In this conservative southern town, it was as if Janis had flashed a vision of the Garden of Eden at them. And they didn't want it to end.

They were grateful to Janis for taking them away from where they were and putting their heads somewhere else, and they showed it. Janis was exhausted but excited; the rain dance had worked. As Janis and the band left the stage in the eternal rock pantomine of unplugging guitars, the crowd howled for more.

Janis, beaming, took another sip of Southern Comfort from a styrofoam cup and hit into the encore, "Get It While You Can," a blues written by Jerry Ragovoy (who also wrote "Piece Of My Heart") which Janis has recorded for her next album. As she stepped off the stage a longhaired kid in a headband handed Janis a telegram: "Come to Ripple Southern Comfort Party in Your Honor ..."

The local papers the next day were as ecstatic about the concert as the audience, the Louisville Times called it a "love feast," and the Courier Journal, in its article titled "Rock Queen Blasts Off Like An Apollo Rocket," launched into some classic pyrotechnic journalism: "Like an Apollo rocket blasting off that's the power of Janis Joplin's voice. Howling, screeching, and penetrating the air with such brilliance and force, you believe for a moment she could fill the Grand Canyon with sound."

The success of the concert can in part be attributed to Janis' new backup group, which has finally given her the confidence she needs to put out.

"Basically, we are like studio musicians who were put together for a session," Ken Pearson, the organist, explained. "It's not like we played together in the garage for three years before making it. We are still finding out what kind of music we like. I'll go up to John's room, and he'll play me something and I'll say, 'you mean, you like that?' You know, we're just a group of musicians, from really different backgrounds, thrown together, slowly becoming a family."

Ken himself has worked with a lot of small rock and jazz bands in Canada. He backed up folk singer Ronny Abramson and played with Penny Lang's Montreal Symphony 1500 before joining Jesse Winchester about a year ago as a piano player. Jesse had come North to avoid the draft and had planned to head west with his four-man band in an old bus, just stopping and doing a number wherever they happened to be, when Robbie Robertson offered to record him. Robbie had got together a bass player and a drummer for the session, but still needed a keyboard, so Jesse and Ken were the only members of the original group to play on the album. Ken would probably have stayed with Jesse's band, but, when Jesse was billed to play a gig last February with the Band, Jesse felt his group would provide a better contrast to the Band's full sound if he played just with himself and a bass player. So Ken was temporarily out of a job. It was just at this time that Janis was looking to form a new backup group.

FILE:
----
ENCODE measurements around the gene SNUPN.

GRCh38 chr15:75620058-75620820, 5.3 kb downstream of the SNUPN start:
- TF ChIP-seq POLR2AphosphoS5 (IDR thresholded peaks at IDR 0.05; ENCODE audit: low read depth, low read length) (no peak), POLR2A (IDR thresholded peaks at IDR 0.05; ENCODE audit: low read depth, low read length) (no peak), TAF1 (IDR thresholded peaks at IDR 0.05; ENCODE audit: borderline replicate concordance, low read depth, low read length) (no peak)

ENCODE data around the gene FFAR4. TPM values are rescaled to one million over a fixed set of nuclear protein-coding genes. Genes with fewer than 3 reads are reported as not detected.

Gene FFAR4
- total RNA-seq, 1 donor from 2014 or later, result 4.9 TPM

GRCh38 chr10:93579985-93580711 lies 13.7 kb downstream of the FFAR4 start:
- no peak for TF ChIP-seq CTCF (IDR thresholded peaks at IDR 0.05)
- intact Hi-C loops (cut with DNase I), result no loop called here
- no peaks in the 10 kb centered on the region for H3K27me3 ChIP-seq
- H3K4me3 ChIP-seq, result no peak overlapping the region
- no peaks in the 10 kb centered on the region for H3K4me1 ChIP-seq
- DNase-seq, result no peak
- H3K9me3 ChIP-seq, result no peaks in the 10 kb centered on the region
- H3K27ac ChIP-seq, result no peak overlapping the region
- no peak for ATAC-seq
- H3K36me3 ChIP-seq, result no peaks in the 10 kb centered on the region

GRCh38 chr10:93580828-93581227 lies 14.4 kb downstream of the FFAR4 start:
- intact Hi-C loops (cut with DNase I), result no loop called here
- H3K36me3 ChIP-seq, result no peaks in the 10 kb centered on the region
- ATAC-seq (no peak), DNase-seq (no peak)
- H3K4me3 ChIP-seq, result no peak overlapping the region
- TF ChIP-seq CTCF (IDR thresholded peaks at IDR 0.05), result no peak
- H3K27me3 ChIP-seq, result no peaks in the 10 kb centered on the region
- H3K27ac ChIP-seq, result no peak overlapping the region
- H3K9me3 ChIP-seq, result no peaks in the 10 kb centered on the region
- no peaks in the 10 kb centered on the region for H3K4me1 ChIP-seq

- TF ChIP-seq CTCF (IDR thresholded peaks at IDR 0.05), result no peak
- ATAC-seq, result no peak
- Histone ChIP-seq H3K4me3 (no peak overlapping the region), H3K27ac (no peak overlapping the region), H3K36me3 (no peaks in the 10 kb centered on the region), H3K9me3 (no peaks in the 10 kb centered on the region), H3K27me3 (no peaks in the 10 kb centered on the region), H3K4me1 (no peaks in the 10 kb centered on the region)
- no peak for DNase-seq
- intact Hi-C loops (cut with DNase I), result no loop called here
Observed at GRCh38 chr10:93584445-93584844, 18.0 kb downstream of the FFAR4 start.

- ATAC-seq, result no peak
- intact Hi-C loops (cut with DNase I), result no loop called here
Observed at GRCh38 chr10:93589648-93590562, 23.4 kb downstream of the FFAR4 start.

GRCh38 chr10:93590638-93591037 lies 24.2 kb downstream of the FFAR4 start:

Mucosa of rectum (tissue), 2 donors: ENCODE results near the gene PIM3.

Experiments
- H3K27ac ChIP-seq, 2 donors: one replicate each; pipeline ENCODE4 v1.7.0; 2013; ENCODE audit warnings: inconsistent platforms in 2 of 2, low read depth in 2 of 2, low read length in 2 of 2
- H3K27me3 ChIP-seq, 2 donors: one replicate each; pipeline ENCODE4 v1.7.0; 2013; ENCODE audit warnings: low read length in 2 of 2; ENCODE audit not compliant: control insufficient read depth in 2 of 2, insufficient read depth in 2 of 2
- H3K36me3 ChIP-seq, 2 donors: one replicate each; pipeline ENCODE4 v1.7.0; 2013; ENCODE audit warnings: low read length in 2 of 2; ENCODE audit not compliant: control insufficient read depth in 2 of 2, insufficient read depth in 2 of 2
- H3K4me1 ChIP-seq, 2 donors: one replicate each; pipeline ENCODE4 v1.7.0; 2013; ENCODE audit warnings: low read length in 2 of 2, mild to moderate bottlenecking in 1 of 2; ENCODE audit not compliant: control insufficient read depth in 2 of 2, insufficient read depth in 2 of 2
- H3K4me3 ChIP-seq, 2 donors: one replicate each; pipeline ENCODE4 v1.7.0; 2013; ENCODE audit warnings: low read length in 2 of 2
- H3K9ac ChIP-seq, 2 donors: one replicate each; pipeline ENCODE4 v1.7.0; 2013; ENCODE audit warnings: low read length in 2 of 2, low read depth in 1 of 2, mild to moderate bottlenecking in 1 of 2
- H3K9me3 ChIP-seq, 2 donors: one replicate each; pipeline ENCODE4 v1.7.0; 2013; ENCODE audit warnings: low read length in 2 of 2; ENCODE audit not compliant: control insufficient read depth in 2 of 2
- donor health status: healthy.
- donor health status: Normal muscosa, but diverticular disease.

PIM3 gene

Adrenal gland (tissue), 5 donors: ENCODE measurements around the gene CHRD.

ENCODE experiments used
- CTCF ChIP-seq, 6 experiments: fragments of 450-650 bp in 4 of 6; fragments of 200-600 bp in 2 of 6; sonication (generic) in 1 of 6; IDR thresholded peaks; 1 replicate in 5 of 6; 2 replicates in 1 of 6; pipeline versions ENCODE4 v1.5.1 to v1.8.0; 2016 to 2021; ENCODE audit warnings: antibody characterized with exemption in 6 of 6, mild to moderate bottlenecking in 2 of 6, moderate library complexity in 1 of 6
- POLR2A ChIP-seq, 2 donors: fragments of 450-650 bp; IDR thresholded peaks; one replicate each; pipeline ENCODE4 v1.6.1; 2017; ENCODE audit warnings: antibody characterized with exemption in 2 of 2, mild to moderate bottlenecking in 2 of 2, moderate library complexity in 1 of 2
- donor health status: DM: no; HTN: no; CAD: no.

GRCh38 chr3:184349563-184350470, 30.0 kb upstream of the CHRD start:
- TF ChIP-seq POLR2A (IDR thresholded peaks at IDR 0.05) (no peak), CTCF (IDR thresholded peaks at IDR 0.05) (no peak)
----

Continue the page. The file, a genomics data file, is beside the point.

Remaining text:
Although Janis has said that one of the reasons she left her last group was that she was always fighting the volume of the horns, she misses the punch that the horns gave her. "They gave me that umph when I needed it." But it's unlikely that her audience will miss them. The lead guitar and organ fill in beautifully where the horn lines were, and they are a better harmonic match for her voice.

When Janis left Big Brother, it was like a marriage that broke up, and ever since she had been looking for a partner that had the virtues of spontaneity and freshness without being amateurish. Her new group comes as close to that as time will allow. If they are not quite what Big Brother was to Janis, it is perhaps because they were not part of the original Panhandle Park mythology. But, as musicians, they are more together than Big Brother. Also, Janis can relate to them: "These guys are on the same wavelength as me," Janis says "It's more of a family thing again."